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Deep Energetic Trap States in Organic Photovoltaic Devices

Authors

  • Christopher G. Shuttle,

    Corresponding author
    1. Materials Department, University of California Santa Barbara, CA 93106, United States
    • Materials Department, University of California Santa Barbara, CA 93106, United States.
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  • Neil D. Treat,

    1. Materials Department, University of California Santa Barbara, CA 93106, United States
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  • Jessica D. Douglas,

    1. Materials Sciences Division, Lawrence Berkeley National Laboratory, Berkeley, CA 94720, and Department of Chemistry, University of California, Berkeley, CA 94720-1460
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  • Jean M. J. Fréchet,

    1. Materials Sciences Division, Lawrence Berkeley National Laboratory, Berkeley, CA 94720, and Department of Chemistry, University of California, Berkeley, CA 94720-1460
    2. King Abdullah University of Science and Technology, Thuwal, Saudi Arabia, 23955-6900
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  • Michael L. Chabinyc

    Corresponding author
    1. Materials Department, University of California Santa Barbara, CA 93106, United States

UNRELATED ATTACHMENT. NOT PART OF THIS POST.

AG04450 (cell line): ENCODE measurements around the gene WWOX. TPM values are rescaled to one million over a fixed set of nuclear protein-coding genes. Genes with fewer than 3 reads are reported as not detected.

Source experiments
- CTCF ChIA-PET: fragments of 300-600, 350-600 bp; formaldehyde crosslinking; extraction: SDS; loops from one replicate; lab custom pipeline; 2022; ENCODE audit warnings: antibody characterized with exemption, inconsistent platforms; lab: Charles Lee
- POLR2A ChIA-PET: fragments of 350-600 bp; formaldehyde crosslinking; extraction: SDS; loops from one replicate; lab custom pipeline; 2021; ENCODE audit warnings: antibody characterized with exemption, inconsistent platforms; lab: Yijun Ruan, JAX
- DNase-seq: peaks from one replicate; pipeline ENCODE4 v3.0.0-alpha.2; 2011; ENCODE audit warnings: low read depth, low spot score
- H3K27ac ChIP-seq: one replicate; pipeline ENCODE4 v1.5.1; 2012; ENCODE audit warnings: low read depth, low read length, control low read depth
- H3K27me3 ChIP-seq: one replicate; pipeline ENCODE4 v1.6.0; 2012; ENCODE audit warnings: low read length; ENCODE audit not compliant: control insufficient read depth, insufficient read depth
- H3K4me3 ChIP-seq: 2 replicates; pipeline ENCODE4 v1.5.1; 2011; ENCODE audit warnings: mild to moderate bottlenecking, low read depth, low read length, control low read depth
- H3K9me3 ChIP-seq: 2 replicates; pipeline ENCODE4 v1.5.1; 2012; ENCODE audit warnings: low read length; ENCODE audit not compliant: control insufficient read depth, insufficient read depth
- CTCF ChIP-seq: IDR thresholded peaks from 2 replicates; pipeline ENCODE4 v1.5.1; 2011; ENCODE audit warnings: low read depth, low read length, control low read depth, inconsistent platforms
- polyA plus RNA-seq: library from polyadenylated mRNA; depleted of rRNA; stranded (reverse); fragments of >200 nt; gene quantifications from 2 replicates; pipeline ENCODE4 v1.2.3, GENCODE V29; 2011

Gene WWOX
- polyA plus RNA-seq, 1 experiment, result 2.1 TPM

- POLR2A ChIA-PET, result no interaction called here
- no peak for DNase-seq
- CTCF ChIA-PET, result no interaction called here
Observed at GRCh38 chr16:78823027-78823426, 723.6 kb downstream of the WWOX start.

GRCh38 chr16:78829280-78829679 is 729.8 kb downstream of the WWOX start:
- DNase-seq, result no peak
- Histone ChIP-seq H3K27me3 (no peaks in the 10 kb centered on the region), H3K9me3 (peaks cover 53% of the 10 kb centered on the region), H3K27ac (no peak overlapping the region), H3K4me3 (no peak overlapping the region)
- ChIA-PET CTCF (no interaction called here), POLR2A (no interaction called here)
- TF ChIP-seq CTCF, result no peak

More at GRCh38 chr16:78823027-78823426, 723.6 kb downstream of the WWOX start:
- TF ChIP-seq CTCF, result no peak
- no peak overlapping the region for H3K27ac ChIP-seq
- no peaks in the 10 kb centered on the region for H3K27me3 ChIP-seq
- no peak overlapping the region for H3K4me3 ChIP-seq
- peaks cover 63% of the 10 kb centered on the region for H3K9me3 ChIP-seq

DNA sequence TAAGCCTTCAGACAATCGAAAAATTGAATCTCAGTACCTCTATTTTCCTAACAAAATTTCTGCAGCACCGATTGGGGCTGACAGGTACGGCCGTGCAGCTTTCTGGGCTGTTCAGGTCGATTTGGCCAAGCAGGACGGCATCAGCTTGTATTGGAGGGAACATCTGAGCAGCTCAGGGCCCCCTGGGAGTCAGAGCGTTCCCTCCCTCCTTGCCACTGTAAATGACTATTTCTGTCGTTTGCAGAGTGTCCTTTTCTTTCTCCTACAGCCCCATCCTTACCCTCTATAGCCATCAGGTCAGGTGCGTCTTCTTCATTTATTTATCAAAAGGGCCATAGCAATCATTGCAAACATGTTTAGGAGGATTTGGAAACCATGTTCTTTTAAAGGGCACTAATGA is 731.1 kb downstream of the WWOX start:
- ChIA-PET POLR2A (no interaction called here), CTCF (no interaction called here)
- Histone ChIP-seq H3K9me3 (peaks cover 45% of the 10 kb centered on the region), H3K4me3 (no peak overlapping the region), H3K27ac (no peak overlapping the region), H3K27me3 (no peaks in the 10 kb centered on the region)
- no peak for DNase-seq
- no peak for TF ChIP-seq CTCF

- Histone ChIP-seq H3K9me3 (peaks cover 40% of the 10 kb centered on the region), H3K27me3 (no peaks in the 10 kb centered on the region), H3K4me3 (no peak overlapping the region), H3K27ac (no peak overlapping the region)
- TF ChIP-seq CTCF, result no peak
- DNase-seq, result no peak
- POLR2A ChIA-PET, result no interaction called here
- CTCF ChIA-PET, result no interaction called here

• Materials Department, University of California Santa Barbara, CA 93106, United States.
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Abstract

The nature of energetic disorder in organic semiconductors is poorly understood. In photovoltaics, energetic disorder leads to reductions in the open circuit voltage and contributes to other loss processes. In this work, three independent optoelectronic methods were used to determine the long-lived carrier populations in a high efficiency N-alkylthieno[3,4-c]pyrrole-4,6-dione (TPD) based polymer: fullerene solar cell. In the TPD co-polymer, all methods indicate the presence of a long-lived carrier population of ∼ 1015 cm−3 on timescales ≥ 100 μs. Additionally, the behavior of these photovoltaic devices under optical bias is consistent with deep energetic lying trap states. Comparative measurements were also performed on high efficiency poly-3-hexylthiophene (P3HT): fullerene solar cells; however a similar long-lived carrier population was not observed. This observation is consistent with a higher acceptor concentration (doping) in P3HT than in the TPD-based copolymer.

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